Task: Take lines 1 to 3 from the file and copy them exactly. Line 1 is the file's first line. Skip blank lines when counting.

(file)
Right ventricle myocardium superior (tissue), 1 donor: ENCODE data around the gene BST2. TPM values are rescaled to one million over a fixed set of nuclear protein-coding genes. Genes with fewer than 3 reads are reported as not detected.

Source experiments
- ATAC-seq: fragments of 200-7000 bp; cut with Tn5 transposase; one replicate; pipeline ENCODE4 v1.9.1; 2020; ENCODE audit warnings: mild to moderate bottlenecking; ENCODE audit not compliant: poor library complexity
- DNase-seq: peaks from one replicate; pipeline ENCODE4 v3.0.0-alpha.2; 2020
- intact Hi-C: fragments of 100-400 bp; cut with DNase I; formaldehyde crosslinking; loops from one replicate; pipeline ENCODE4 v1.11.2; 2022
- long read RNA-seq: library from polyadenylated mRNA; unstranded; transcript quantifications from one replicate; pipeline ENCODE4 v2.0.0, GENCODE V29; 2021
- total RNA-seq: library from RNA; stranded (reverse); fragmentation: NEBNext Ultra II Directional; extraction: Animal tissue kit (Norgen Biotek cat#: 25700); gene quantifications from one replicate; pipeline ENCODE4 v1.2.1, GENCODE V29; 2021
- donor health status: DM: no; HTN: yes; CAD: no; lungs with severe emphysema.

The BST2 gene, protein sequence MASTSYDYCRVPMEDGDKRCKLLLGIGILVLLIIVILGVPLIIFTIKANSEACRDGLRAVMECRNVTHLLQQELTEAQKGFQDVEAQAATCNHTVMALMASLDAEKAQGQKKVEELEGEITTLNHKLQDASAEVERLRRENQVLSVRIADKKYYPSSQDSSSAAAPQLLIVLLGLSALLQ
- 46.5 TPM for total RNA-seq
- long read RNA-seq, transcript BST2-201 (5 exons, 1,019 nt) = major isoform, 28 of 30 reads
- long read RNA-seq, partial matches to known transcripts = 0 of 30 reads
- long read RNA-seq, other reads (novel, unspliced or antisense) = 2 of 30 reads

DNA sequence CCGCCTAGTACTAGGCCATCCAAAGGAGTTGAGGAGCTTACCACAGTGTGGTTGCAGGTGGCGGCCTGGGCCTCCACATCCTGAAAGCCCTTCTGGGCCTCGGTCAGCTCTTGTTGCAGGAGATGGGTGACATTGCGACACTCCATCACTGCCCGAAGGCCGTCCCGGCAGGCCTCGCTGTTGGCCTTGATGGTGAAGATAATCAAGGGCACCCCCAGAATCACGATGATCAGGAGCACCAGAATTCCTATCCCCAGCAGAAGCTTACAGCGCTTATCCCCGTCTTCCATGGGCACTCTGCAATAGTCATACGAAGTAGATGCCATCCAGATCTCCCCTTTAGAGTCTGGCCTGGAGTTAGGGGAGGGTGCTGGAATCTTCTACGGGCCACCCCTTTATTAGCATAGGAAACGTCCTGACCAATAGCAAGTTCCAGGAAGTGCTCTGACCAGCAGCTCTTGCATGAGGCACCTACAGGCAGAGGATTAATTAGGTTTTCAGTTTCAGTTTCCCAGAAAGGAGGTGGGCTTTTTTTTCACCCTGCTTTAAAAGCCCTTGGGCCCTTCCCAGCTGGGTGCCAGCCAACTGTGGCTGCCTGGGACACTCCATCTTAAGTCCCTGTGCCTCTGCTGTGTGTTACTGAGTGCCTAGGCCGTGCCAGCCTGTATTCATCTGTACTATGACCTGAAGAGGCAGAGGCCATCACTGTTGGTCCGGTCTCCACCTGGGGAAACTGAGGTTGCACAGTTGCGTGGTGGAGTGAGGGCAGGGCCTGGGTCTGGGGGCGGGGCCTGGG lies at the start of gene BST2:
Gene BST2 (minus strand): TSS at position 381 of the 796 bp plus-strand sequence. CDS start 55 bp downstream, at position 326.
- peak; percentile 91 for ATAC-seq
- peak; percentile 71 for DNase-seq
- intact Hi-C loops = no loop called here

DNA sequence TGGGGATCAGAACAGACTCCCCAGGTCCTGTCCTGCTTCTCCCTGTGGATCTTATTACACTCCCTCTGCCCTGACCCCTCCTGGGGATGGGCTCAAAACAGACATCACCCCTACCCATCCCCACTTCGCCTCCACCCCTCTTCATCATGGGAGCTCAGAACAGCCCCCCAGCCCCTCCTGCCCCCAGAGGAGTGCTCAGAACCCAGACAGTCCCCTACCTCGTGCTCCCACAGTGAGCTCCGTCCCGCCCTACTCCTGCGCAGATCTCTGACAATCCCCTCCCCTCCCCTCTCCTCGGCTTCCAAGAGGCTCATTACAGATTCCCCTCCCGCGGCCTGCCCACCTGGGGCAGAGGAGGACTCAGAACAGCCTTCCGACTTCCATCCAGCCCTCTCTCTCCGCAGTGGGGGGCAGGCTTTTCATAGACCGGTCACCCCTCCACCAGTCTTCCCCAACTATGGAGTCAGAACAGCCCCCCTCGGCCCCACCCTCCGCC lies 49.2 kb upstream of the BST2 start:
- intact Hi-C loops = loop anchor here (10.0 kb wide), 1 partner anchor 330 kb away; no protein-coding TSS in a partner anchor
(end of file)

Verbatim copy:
Right ventricle myocardium superior (tissue), 1 donor: ENCODE data around the gene BST2. TPM values are rescaled to one million over a fixed set of nuclear protein-coding genes. Genes with fewer than 3 reads are reported as not detected.

Source experiments
- ATAC-seq: fragments of 200-7000 bp; cut with Tn5 transposase; one replicate; pipeline ENCODE4 v1.9.1; 2020; ENCODE audit warnings: mild to moderate bottlenecking; ENCODE audit not compliant: poor library complexity